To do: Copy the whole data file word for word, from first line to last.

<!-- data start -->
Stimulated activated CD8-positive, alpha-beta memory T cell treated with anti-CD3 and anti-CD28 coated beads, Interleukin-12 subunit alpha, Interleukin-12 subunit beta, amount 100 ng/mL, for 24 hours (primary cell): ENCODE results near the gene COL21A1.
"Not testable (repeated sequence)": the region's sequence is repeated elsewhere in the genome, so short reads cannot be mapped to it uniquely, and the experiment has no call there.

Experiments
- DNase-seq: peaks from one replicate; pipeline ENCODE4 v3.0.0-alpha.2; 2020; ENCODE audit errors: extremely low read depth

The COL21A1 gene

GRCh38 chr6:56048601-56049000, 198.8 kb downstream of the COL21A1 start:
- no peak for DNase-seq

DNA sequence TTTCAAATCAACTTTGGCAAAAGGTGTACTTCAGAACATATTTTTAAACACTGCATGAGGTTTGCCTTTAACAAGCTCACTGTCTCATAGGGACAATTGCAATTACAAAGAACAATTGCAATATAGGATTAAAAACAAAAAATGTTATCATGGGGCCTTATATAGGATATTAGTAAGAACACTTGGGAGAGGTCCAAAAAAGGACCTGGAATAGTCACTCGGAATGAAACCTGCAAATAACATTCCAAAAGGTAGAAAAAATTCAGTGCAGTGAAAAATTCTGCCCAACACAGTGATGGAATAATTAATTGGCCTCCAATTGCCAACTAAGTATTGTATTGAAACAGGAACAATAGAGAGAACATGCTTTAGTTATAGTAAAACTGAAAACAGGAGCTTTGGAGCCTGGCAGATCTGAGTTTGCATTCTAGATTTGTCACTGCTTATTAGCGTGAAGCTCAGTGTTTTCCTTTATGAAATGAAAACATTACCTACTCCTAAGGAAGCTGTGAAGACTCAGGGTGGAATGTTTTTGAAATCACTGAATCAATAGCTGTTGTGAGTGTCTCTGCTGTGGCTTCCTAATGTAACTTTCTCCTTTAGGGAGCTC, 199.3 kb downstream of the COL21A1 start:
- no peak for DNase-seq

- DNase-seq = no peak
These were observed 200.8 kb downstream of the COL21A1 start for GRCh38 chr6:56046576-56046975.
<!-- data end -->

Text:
Stimulated activated CD8-positive, alpha-beta memory T cell treated with anti-CD3 and anti-CD28 coated beads, Interleukin-12 subunit alpha, Interleukin-12 subunit beta, amount 100 ng/mL, for 24 hours (primary cell): ENCODE results near the gene COL21A1.
"Not testable (repeated sequence)": the region's sequence is repeated elsewhere in the genome, so short reads cannot be mapped to it uniquely, and the experiment has no call there.

Experiments
- DNase-seq: peaks from one replicate; pipeline ENCODE4 v3.0.0-alpha.2; 2020; ENCODE audit errors: extremely low read depth

The COL21A1 gene

GRCh38 chr6:56048601-56049000, 198.8 kb downstream of the COL21A1 start:
- no peak for DNase-seq

DNA sequence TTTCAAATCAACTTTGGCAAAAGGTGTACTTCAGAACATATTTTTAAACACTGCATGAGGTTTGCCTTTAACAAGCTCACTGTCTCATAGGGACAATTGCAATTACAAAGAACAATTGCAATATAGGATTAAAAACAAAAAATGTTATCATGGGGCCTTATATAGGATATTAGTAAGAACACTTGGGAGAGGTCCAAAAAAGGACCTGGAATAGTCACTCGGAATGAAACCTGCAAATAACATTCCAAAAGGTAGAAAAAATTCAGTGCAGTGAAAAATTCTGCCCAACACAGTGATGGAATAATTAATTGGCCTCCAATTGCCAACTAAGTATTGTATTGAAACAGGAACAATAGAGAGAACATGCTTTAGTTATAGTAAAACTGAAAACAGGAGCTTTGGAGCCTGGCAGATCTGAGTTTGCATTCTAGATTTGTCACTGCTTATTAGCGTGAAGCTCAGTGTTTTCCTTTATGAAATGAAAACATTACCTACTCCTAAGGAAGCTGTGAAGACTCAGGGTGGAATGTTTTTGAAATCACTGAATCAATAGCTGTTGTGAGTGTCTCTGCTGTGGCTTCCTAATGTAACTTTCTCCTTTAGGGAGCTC, 199.3 kb downstream of the COL21A1 start:
- no peak for DNase-seq

- DNase-seq = no peak
These were observed 200.8 kb downstream of the COL21A1 start for GRCh38 chr6:56046576-56046975.